Making A Professional First Impression in Nursing and Midwifery
Published: 13 February 2017
Published: 13 February 2017
You have probably wondered at one point or another what kind of first impression you had on someone.
We all try to make the best first impression that we can – whether we are working clinically as a nurse, educating, or even just generally in society. When seeking job opportunities, you may be especially determined to put your best foot forward.
So, you may ask, how do you actually make the best first impression?
It may seem unbelievable, but according to MindTools (2016), it takes just 3 seconds to form a first opinion!
Just a tenth of a second of exposure to a face, leads to development of a first impression (Adams 2012)!
Some literature suggests that people make interpretations of your personality based on your facial features (Adams 2012).
Adams even goes on to suggest that if you are fortunate enough to be categorised as ‘attractive’, then you are likely to be interpreted as being “nice, intelligent, successful and outgoing” (2012).
Adams’ study concluded that there is ‘something in the face besides attractiveness that displays internal traits’. Facial features as well as facial movements, voice and gestures, lead to interpretations about a person’s age, attractiveness, emotions, and familiarity (Zebrowitz & Montepare 2008).
‘Agreeableness’ is heavily judged at a first impression of someone, and it refers to being “friendly, warm, nice, easy to get along with” (Ames & Bianchi 2008). Interestingly, agreeableness is not actually interpreted accurately from first impressions.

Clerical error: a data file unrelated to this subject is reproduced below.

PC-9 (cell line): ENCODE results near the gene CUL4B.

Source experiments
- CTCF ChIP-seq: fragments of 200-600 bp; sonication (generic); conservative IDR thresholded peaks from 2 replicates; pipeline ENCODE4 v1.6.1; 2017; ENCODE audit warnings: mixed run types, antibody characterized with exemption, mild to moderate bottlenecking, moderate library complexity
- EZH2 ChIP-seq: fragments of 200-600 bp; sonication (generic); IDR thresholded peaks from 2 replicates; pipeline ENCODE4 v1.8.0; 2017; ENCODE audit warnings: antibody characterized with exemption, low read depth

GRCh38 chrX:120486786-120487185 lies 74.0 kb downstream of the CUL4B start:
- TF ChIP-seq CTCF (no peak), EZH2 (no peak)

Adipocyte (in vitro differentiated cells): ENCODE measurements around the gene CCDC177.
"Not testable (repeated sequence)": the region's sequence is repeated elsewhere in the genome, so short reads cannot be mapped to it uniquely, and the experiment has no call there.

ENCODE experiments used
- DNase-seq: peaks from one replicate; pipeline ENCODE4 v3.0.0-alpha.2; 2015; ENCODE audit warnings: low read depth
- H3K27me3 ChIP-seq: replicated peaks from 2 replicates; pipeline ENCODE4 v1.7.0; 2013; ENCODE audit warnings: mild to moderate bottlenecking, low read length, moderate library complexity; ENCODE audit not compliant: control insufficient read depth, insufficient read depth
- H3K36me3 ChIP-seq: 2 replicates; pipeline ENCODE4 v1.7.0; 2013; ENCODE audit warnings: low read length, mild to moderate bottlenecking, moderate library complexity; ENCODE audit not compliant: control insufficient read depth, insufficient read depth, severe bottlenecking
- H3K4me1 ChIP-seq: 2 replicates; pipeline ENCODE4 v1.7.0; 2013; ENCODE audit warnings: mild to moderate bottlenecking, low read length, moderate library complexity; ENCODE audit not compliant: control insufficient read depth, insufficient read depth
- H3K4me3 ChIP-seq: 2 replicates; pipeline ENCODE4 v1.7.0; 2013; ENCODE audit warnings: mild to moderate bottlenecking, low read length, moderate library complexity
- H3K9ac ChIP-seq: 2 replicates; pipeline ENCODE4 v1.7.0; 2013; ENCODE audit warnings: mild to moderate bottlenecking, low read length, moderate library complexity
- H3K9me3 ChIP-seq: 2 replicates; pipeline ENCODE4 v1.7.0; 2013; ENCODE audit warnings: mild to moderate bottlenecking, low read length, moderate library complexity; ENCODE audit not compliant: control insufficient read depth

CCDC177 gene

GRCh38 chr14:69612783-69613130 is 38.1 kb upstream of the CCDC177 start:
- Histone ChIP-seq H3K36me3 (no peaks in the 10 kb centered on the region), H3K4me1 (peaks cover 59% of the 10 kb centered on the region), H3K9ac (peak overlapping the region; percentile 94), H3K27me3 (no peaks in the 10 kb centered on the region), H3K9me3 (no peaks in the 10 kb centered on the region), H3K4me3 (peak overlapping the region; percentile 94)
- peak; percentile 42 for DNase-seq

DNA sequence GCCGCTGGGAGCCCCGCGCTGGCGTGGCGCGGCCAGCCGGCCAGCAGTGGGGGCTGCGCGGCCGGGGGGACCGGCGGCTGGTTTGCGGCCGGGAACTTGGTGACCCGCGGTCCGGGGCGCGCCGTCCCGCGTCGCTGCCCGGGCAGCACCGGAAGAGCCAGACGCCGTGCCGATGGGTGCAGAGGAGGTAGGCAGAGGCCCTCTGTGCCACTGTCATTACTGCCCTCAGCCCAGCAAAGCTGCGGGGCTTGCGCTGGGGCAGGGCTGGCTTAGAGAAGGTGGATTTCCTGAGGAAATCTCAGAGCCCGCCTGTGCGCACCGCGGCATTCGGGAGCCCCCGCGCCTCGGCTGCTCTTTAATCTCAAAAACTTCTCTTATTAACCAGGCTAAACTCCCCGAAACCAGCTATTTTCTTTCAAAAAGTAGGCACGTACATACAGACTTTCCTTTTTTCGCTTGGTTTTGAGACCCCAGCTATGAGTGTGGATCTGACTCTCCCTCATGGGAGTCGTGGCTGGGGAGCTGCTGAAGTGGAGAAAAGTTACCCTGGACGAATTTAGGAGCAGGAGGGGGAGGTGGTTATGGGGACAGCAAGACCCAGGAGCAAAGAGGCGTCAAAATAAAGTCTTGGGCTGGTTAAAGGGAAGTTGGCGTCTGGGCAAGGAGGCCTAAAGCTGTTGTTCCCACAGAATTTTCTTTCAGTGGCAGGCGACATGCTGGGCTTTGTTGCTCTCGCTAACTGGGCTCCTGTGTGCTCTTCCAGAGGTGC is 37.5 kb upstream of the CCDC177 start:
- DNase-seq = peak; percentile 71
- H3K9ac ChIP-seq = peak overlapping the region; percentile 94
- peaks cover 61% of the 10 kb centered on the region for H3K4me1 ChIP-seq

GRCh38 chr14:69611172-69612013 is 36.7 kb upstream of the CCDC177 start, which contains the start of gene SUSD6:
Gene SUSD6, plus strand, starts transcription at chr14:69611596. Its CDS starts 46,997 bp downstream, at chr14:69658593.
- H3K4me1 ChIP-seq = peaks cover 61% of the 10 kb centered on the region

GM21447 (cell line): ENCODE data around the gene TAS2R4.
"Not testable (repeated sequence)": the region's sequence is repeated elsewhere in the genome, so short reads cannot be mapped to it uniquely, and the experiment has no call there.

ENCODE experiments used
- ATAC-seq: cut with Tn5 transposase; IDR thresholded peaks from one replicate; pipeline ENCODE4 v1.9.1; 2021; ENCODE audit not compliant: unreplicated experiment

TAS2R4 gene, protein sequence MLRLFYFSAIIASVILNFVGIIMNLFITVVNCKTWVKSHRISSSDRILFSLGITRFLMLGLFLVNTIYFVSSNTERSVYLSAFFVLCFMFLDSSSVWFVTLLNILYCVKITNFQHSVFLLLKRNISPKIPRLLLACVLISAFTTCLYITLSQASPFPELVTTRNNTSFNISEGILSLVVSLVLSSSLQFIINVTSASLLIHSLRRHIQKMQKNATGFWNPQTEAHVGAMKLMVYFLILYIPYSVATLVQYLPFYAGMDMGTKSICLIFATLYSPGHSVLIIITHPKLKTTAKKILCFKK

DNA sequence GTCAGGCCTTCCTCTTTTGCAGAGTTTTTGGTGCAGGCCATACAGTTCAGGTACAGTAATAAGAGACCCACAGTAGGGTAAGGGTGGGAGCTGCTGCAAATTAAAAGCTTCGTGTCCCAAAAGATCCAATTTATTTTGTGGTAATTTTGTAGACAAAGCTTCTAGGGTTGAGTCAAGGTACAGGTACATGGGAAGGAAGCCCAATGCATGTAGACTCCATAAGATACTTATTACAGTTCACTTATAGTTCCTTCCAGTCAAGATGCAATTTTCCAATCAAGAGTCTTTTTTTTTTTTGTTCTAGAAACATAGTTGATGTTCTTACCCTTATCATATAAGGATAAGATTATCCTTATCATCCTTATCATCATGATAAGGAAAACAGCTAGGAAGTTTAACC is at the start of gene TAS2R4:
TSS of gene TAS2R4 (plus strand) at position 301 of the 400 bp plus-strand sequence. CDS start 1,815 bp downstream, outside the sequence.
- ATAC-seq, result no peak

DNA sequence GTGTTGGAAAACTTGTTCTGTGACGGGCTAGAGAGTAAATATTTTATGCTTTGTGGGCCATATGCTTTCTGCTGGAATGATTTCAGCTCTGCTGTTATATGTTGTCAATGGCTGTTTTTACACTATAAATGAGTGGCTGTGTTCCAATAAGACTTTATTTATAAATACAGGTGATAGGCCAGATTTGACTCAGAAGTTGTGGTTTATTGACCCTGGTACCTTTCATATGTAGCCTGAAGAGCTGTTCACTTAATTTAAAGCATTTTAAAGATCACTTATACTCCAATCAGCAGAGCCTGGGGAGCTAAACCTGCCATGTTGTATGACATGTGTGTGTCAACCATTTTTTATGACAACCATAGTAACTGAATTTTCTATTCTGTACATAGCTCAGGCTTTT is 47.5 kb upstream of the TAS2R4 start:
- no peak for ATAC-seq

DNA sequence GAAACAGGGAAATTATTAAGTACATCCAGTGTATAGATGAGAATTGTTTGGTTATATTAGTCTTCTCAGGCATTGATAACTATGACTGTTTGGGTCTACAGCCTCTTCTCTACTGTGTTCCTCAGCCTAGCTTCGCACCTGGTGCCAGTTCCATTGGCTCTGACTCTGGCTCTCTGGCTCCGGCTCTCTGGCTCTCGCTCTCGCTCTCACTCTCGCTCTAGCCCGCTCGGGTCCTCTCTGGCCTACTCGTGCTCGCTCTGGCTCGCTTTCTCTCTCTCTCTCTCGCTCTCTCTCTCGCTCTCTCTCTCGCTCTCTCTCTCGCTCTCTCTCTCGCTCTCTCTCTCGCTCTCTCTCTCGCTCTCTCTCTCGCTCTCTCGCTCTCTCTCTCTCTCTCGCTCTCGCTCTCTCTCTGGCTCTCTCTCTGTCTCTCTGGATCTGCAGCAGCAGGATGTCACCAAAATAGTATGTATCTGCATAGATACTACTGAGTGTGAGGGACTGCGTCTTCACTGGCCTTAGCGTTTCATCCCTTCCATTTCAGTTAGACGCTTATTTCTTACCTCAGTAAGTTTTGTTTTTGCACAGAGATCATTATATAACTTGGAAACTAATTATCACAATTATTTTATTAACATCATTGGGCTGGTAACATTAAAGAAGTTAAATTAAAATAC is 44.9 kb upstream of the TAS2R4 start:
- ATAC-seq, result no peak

First opinions are based on your:
It may be somewhat horrifying, that it is unlikely that first impressions can be undone (MindTools 2016)!
A different but important aspect of making a likeable first impression, is social media. In modern society, some employers and recruiters look at potential employees’ social media sites/presence when considering who they will hire (Skates 2014). Therefore, a first impression could potentially be formed before they have even met you.
You want to consider how you are portrayed online, for example which profile photo you exhibit. The email address you provide should likewise be respectful, appropriate and professional (Skates 2014).
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Madeline Gilkes focused the research project for her master's of healthcare leadership on health coaching for long-term weight loss in obese adults. Madeline is also a qualified weight management practitioner and Registered Nurse. Her vision is to prevent lifestyle diseases, obesogenic environments, dementia, and metabolic syndrome. She has a master of healthcare leadership, a graduate certificate in aged care, and a bachelor of nursing. Madeline works as an academic and has spent the past years in the role of clinical facilitator and clinical nurse specialist (gerontology & education). She is due to complete her Graduate Certificate in Adult and Vocational Education at CSU before November 2018.